Imagine ordering your favourite alcoholic beverage at your favourite establishment and being served this beverage in a chipped, dirty, unwashed glass. Now imagine taking a sip, your lips brushing the jagged rim, oily fingerprints, an unusual taste. Is that a spot of blood on the glass rim? Or maybe just a bit of food, left there by the previous user? Thankfully, regulations and regular public health inspections prevent this kind of scenario by ensuring establishments provide customers with utensils that are clean and safe to use.
This is a basic tenet of harm reduction. A simple measure of public health.
Unfortunately, this public heath measure does not extend to all forms of psychoactive substance use. If consumption of the most widely used substance in Canada (i.e., alcohol) is regulated to ensure that we safely consume it, shouldn’t people who use other substances be offered the same basic health measures?
Although the continued establishment of programs like needle exchange and supervised injection sites is a sign that harm reduction principles are increasingly accepted, not all is fair and equal in the world of harm reduction. People who smoke crack cocaine, for example, are not accorded the same public health measures – like being given safer drug use equipment – as people who inject their drugs. One of the more controversial harm reduction programs recently implemented in just a few cities in Canada is the distribution of pipes to people who smoke crack.
I’m often asked: “But why would we want to give pipes to people who smoke crack?”
Here is why:
- Without access to clean pipes, people smoke with unsafe objects, which can cause cuts and burns to their lips and mouth.
- Without access to clean pipes, people tend to share these unsafe pipes.
- Crucially, sharing pipes has been associated with the transmission of illness and disease like hepatitis C, pneumonia, and tuberculosis.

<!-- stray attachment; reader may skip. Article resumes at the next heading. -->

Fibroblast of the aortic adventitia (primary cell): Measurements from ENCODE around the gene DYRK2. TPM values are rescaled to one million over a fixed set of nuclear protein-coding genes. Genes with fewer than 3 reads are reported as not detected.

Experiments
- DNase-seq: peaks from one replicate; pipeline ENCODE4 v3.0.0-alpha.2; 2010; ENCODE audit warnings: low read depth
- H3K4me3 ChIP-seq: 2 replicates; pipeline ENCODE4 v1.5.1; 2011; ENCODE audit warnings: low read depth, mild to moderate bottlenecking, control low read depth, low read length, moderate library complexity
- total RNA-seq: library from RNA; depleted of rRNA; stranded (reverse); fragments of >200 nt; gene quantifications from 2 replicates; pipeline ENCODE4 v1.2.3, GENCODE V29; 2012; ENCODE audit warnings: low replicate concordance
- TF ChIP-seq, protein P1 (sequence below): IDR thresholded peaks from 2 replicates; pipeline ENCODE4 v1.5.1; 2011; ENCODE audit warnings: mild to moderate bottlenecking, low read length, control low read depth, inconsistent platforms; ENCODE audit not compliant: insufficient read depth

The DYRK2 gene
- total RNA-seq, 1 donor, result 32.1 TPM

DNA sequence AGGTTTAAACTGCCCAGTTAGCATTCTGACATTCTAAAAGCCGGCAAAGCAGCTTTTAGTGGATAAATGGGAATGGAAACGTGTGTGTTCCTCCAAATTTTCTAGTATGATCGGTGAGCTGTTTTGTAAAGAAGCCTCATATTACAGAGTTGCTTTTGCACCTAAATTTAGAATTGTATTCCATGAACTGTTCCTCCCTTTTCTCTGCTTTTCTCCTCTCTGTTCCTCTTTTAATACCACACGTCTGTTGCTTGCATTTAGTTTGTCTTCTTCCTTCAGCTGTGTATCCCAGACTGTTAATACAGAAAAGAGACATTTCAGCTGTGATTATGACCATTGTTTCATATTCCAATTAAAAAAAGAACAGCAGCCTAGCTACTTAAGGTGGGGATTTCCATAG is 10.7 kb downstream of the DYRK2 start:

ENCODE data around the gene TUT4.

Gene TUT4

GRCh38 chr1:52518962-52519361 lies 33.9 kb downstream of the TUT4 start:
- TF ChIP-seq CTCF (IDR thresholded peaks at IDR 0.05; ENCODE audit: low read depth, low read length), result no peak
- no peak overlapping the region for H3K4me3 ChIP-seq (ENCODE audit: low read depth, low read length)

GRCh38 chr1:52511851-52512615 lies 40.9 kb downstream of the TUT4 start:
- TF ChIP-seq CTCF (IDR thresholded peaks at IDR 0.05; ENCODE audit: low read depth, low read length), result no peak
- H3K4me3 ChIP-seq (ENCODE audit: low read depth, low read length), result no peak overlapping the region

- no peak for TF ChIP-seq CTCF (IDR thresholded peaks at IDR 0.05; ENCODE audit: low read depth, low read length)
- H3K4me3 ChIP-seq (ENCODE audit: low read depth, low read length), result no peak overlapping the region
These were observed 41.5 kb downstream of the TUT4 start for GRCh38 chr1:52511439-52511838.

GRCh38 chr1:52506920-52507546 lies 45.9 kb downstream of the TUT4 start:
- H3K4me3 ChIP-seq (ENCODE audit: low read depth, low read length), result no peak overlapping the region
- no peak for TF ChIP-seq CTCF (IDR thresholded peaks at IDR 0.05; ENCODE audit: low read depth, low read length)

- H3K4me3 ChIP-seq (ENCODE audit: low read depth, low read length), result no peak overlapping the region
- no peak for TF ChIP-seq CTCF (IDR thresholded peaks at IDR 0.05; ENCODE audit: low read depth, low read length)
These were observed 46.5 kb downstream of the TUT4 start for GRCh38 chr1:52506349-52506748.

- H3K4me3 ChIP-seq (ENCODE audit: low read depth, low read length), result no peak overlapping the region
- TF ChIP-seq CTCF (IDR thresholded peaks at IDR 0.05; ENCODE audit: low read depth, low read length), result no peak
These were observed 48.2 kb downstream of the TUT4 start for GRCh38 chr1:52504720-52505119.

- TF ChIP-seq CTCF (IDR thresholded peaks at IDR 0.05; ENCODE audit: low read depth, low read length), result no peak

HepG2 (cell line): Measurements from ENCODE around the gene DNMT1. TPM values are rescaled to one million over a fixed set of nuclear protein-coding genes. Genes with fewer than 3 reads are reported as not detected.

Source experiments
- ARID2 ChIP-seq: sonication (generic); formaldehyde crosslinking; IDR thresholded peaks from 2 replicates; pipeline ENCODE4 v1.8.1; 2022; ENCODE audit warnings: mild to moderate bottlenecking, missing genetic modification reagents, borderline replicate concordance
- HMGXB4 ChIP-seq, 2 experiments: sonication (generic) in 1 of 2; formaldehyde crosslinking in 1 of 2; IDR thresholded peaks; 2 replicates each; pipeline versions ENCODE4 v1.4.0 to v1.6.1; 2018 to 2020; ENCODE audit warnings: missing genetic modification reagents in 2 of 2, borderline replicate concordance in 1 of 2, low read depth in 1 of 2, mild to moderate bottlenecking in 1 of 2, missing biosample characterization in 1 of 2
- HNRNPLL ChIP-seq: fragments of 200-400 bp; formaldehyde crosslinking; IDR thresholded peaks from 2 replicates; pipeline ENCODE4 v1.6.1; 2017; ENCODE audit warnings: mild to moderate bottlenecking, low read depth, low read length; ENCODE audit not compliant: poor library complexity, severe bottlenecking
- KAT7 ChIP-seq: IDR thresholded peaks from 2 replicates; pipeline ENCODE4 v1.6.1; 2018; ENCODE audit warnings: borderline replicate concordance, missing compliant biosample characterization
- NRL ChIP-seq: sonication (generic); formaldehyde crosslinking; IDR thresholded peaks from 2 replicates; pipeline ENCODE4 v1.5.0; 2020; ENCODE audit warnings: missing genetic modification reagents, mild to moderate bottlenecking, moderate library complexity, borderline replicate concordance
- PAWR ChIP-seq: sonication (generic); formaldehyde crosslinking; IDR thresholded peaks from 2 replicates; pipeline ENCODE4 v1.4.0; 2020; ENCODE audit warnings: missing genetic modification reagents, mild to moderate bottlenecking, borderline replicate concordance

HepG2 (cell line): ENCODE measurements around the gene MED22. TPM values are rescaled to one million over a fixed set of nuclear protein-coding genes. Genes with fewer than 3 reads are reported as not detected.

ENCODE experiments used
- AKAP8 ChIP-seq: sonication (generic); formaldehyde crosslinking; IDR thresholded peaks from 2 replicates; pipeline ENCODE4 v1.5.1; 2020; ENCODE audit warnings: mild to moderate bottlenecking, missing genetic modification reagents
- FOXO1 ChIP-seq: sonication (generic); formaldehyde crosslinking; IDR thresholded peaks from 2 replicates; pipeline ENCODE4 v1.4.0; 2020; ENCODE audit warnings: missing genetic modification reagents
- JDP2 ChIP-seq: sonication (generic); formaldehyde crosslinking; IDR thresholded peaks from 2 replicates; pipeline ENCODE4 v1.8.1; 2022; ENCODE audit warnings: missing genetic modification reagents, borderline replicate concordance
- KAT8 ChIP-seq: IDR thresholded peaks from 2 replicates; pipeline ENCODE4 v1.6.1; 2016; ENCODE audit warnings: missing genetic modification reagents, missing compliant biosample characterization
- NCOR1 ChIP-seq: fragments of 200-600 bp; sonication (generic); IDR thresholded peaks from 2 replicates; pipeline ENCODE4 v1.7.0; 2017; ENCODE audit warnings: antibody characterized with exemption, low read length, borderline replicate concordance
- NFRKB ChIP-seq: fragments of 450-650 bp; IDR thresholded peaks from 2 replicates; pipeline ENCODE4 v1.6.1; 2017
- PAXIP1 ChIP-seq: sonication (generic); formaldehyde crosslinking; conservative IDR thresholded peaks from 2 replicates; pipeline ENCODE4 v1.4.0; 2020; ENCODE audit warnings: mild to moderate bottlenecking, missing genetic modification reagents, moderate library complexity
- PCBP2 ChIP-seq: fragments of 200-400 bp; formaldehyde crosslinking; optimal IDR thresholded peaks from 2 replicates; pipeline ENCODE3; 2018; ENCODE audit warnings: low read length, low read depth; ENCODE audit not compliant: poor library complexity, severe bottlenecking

Providing clean pipes to people who smoke crack is the same as providing clean needles to people who inject drugs. Risk of disease transmission decreases. Outreach workers have increased contact with drug users. People start to believe we care about them, and stop thinking (and this is something I’ve heard numerous times), “I’m not as important because I’m a crack smoker.” Not providing pipes to people who smoke crack is kind of like saying, “Your experiences of inequality, while detrimental to your well being, are not as important because you don’t inject drugs.”
I’m also often asked: “Doesn’t handing out crack pipes encourage crack use?”
It was recently found in Vancouver that crack use declined once crack pipes started being distributed. Not only does providing pipes not encourage crack use, but now people are less frequently cutting and burning their lips/mouths, and pipe sharing has been reduced, thus reducing the risk of disease transmission (and subsequent costs of related medical visits and care).
I’m often told: “Alcohol is legal, crack is not.”
Legality of drugs is subjective. Health is not.
*Please note that the material presented here does not necessarily imply endorsement or agreement by individuals at the Centre for Addictions Research of BC
Author: Andrew Ivsins, PhD candidate in Sociology at the University of Victoria/Centre for Addictions Research of BC.